Alan ended up having to stay in Japan a couple of days longer than me because I had bought a return flight (for visa purposes) and only had to change the date, whereas he had to buy a ticket from scratch and it would have cost over $5000 (!) to get the same flight as me.

So we packed as much as we could into our luggage, posted a few boxes off to Australia, and (with heavy hearts) threw a whole lot of stuff in the dumpster. This was all the stuff that we didn’t love quite enough (like my work shoes that were a bit too big), bulky items (like our fold-out table and the futon) and stuff you can get back in Aus (like the iron). We also had to abandon our bicycles (T_T). Of course, we had known all along that we’d have to abandon all this stuff eventually, but we spent a lot of money setting ourselves up in Japan because we thought we’d be there for a couple of years. The investment is much less sensible when you’re only there for 6 months!

On top of these hassles, Alan had to take care of the mundane stuff like settling things with the utilities companies and cleaning the apartment for inspection. Of course, the real estate company we rented from charged us every fee they could think up (2 months rent plus cleaning – about 200,000 yen (more than $2000) all up).

The final time we went in to our company to tie up the loose ends they were generally pretty helpful (although one of the Americans that we had liked was clearly furious at us). They got me to write a letter to my teachers and another one to the students. I’m sure they will censor them though. I only alluded to my reason for leaving in my letter to the students, but the bosses might think even that is too much. After all, those kids have to stay in Saitama so they might freak out if they knew I was leaving because I didn’t think it was safe! I understand that, but I’m still sad to think that my students will think I left for no reason. Maybe they think I didn’t care enough to say goodbye 😦

My biggest regret about leaving the way we did is leaving my students, especially without a chance to say goodbye. A lot of them were really awesome. I was especially fond of my 2nd year students. Those classes were split in two so I only taught 20 students at a time, and consequently got to know the students pretty well. I hate to think that they might think they weren’t important to me, because they (especially my favourite students: Akashi, Ookahata, Morita, Hakuri, Yoshida, Sakai, Isobe, Sate and Sudo) were a big part of why I loved my time in Japan so much.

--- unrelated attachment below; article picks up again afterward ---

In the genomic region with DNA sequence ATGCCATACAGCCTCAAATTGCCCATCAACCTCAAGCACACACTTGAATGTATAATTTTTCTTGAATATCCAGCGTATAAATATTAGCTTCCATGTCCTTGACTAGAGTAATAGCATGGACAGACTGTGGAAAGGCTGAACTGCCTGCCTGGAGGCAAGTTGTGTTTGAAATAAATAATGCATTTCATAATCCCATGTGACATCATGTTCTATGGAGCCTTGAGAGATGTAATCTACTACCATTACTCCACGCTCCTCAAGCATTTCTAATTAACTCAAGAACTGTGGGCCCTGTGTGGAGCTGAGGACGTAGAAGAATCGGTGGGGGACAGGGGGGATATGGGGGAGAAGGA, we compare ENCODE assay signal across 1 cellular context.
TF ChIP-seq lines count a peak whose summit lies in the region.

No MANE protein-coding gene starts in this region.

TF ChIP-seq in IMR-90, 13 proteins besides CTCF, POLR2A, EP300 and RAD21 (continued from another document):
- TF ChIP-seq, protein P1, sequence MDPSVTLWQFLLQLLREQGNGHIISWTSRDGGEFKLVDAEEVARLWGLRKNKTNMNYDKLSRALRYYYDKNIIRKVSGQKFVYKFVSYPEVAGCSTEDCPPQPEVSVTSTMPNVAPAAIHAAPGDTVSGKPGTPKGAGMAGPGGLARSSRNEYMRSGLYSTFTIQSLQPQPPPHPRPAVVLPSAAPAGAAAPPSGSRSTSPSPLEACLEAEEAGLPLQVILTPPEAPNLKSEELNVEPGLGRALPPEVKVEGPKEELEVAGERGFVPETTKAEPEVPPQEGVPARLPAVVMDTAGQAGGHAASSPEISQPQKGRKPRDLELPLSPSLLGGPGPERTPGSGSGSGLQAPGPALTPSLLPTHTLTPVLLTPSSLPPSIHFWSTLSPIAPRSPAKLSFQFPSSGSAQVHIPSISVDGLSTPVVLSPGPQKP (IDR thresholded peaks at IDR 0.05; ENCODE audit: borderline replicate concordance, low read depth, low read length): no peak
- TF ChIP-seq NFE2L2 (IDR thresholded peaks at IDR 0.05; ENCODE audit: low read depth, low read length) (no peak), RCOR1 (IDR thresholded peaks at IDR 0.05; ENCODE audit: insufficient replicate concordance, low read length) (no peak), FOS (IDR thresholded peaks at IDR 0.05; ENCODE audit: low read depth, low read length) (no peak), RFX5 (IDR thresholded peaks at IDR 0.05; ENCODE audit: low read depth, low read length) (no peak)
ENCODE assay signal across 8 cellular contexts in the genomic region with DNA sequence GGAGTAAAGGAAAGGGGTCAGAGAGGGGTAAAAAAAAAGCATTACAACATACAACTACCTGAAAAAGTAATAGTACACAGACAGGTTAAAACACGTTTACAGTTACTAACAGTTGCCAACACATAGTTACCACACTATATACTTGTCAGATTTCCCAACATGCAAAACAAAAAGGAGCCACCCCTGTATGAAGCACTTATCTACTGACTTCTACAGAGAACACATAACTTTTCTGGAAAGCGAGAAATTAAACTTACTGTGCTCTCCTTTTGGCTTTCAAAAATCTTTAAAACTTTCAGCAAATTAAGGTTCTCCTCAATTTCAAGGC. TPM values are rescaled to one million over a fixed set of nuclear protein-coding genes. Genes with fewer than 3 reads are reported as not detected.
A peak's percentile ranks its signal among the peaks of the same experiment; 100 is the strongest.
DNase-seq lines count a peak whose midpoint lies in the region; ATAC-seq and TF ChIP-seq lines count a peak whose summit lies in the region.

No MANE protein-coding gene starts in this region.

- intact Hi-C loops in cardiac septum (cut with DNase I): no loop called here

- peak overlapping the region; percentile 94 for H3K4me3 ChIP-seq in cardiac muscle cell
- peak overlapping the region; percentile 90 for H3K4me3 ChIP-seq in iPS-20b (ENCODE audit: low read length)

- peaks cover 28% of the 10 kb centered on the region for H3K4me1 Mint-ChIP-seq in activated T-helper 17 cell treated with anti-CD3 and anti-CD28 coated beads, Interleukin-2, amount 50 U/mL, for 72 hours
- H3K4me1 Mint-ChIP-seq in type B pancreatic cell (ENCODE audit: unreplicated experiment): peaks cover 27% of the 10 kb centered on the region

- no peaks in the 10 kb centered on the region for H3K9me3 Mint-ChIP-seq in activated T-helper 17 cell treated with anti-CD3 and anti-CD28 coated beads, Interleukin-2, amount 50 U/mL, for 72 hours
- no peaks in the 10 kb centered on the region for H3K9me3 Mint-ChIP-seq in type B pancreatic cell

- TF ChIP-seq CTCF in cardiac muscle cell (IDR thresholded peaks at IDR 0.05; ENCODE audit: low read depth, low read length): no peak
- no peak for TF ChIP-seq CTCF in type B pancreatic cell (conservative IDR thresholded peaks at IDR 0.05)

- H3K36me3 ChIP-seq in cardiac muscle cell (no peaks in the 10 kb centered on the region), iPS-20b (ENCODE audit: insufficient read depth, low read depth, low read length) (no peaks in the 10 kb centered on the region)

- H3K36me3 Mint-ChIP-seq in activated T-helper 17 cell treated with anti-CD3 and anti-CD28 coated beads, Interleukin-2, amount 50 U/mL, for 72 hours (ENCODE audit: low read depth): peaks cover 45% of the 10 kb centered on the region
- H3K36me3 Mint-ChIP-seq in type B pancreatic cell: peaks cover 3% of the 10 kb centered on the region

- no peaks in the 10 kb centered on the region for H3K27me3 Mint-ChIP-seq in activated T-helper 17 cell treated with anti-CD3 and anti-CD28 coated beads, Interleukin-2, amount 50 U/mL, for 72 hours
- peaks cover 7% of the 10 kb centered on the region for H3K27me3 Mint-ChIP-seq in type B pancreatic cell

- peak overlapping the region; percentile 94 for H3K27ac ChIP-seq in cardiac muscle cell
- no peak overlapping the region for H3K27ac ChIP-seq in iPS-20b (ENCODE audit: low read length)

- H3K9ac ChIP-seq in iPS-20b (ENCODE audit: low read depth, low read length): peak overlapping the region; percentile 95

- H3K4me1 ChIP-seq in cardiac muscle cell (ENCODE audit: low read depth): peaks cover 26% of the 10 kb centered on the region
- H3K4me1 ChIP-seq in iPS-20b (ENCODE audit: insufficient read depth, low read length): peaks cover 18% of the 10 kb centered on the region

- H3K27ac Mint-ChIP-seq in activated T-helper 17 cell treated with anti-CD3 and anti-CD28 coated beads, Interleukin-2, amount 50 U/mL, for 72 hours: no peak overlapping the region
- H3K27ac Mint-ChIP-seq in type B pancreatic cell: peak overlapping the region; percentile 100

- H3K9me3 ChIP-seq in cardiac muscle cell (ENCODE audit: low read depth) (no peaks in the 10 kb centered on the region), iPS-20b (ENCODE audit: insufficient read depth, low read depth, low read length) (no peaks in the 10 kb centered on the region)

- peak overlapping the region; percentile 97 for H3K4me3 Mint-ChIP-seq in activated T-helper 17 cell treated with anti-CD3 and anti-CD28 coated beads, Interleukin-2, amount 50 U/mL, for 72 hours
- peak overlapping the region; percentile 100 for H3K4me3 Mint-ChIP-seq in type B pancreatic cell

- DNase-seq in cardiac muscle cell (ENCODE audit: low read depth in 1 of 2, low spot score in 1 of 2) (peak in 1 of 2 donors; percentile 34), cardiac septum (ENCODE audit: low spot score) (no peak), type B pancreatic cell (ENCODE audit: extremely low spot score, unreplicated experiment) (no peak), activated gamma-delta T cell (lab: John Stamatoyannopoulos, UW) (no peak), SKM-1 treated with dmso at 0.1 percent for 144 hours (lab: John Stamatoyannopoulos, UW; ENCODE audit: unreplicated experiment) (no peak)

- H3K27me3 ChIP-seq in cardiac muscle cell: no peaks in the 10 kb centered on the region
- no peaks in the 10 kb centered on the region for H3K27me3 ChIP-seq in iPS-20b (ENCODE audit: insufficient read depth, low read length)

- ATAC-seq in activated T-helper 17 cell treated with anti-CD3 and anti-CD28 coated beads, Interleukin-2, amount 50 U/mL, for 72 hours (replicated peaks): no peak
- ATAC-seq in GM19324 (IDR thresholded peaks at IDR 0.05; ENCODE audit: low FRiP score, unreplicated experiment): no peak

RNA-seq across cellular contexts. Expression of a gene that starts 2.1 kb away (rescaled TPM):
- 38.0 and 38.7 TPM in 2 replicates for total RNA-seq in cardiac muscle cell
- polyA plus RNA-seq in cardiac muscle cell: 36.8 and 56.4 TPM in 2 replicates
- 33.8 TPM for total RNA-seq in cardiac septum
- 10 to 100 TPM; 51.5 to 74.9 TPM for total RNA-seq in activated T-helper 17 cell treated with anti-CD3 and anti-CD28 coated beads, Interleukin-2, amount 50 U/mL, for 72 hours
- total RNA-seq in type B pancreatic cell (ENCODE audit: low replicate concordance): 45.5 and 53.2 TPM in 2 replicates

Anyway, that was that. I left the country only about 30 hours after we made the snap decision to flee. I don’t regret the decision to leave. We had said we would leave if things got worse, and they got worse. In fact in the week that followed, the situation got progressively worse and worse, and every moment I felt more justified in my decision. But at the time it wasn’t easy, particularly with all the Japanese people around us telling us we were being paranoid and overreacting.

I still feel pretty down when I think about everything we left behind. I can’t shake the feeling that I’ve lost something I can never get back. I had a really good relationship with each of my English teachers, and I still can’t believe I’ll never see most of them again. Saying goodbye to my two favourite teachers was distressing. In one case because he had tears in his eyes, and the other because the last expression I saw on his face was… I don’t know… disapproving? And I didn’t even get to say goodbye to Shimizu-sensei 😦

Anway, that’s the whole story. I’ll write later about what we’re thinking of doing next. But one way or another I’m pretty sure we’ll be going back to Japan in the future.

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2 Comments »

  1. Mischa Said:

    Wow Ing. This post made me a bit sad. I feel so lucky to have experienced a tiny bit of your life in Japan while I was there. I’m very moved by this, perhaps you could send it to the Sydney morning herald or something. I read a lot of the news around the time of the earthquake and some personal accounts, but your story really captured your true love and passion for Japan and how in such a crisis it became a struggle to leave in a way that feels complete and properly understood. A small tragedy in the scheme of things but one that I’m sure many Australians can relate. – not sure that makes sense, but you inspired a rant and thanks for sharing xox

    • Ingrid Said:

      Thanks Mischa *hug*. We should catch up while Alan and I are in Sydney.